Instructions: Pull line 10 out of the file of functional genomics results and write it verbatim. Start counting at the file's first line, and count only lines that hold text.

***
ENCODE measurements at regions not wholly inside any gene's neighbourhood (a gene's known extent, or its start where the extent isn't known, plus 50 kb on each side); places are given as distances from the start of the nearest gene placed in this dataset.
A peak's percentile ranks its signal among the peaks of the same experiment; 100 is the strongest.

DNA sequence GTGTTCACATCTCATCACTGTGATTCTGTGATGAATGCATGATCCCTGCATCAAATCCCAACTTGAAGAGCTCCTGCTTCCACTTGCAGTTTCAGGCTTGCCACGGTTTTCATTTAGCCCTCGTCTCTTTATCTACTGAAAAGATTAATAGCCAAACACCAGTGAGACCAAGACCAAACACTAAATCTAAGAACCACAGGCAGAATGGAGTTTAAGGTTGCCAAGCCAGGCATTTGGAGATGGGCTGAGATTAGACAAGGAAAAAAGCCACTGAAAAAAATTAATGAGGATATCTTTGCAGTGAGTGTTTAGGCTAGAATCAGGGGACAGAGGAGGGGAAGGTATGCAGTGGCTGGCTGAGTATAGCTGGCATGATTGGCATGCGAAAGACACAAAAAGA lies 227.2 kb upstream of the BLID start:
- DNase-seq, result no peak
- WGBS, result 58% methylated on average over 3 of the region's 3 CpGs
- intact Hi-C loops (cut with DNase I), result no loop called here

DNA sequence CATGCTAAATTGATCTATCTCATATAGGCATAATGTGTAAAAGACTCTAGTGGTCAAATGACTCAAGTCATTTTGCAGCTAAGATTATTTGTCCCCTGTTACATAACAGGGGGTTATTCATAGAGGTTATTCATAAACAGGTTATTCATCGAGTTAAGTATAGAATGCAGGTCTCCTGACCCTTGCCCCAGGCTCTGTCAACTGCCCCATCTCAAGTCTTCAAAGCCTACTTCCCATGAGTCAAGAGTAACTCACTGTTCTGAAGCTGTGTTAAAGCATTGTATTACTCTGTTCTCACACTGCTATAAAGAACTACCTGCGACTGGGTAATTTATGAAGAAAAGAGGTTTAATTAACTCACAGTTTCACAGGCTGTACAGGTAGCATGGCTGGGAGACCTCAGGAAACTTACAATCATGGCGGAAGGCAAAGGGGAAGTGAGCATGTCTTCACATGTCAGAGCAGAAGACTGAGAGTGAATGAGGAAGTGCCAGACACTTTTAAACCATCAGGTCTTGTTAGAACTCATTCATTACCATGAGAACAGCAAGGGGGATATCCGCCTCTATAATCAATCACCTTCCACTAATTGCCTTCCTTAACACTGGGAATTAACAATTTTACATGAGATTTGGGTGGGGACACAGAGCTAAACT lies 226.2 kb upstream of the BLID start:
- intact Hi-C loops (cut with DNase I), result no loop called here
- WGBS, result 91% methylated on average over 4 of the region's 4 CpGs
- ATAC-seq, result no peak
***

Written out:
- ATAC-seq, result no peak